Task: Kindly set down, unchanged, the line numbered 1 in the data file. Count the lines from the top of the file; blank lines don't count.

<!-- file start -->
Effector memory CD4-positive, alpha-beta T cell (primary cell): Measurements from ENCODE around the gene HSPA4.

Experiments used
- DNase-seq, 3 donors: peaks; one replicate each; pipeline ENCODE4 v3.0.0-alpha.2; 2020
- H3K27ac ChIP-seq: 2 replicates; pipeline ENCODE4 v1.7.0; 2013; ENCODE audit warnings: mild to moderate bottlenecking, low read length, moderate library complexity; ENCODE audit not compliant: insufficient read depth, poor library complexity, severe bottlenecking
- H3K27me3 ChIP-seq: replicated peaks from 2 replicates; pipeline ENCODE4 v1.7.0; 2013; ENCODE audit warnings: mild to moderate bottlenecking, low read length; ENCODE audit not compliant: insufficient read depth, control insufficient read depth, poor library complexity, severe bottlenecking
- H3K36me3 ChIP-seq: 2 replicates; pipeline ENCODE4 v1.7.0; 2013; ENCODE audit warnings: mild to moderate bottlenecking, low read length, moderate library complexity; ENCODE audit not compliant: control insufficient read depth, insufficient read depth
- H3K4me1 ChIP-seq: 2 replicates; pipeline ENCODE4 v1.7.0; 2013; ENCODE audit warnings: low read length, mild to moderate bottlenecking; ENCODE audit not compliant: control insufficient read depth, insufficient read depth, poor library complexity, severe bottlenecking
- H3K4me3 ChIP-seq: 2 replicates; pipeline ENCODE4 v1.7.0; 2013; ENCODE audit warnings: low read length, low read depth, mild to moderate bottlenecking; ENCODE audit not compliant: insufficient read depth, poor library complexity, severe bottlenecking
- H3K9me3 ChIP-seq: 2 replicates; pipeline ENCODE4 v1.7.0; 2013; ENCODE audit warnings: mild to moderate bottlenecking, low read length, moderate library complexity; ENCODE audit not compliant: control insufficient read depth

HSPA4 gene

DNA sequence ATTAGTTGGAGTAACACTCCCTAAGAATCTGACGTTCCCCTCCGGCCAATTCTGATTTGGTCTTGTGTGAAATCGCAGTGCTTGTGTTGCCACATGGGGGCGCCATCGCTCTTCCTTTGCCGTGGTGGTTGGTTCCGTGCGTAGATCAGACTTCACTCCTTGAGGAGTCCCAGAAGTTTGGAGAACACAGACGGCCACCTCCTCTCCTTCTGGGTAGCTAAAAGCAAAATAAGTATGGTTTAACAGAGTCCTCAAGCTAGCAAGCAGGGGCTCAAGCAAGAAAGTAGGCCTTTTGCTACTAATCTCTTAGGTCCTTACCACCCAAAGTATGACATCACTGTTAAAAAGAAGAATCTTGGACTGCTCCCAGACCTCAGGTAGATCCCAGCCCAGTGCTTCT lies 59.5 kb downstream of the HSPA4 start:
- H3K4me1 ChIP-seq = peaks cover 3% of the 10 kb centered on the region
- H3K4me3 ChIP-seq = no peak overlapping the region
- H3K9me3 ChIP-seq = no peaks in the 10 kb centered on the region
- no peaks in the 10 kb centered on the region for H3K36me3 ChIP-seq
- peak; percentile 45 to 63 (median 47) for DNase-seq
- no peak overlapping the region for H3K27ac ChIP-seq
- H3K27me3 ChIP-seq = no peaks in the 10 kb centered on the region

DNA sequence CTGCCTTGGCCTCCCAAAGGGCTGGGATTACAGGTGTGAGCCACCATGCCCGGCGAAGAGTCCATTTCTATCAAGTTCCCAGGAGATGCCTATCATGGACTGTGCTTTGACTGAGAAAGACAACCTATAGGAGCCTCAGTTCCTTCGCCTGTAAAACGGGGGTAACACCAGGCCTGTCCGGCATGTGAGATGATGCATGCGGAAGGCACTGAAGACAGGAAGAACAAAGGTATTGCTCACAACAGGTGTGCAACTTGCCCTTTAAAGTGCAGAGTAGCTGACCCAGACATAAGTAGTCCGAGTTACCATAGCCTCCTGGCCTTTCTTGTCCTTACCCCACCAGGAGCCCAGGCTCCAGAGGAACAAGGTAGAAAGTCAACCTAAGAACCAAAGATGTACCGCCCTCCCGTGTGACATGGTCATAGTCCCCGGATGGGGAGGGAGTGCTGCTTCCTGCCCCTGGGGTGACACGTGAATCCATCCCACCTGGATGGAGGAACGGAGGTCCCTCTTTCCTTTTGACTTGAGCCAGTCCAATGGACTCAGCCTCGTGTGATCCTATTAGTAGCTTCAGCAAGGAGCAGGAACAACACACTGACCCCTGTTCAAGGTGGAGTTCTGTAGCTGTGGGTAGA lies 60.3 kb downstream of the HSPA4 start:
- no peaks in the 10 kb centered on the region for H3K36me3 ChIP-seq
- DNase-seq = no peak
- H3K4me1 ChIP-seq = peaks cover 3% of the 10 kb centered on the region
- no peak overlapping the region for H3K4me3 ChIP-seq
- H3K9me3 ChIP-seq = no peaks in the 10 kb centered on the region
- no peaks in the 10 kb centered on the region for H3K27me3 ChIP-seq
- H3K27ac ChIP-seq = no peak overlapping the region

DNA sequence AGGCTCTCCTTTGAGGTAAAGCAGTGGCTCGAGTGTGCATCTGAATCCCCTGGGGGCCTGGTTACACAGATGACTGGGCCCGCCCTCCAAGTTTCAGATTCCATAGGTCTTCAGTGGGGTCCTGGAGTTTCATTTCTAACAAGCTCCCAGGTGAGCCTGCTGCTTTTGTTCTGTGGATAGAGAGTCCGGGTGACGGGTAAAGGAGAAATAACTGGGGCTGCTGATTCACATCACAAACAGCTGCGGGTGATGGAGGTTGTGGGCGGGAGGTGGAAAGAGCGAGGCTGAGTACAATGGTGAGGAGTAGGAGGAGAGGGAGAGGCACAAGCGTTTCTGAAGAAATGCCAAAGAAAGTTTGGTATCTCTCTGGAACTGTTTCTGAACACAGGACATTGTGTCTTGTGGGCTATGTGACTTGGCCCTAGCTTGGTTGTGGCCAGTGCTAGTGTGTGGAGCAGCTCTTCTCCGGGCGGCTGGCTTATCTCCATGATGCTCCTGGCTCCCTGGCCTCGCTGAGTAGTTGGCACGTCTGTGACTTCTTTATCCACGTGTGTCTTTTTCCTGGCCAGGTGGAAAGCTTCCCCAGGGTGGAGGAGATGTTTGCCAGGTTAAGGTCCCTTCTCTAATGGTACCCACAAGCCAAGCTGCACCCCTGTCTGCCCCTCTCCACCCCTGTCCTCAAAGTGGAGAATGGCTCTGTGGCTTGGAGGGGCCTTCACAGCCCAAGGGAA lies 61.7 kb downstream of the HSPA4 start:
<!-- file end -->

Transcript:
Effector memory CD4-positive, alpha-beta T cell (primary cell): Measurements from ENCODE around the gene HSPA4.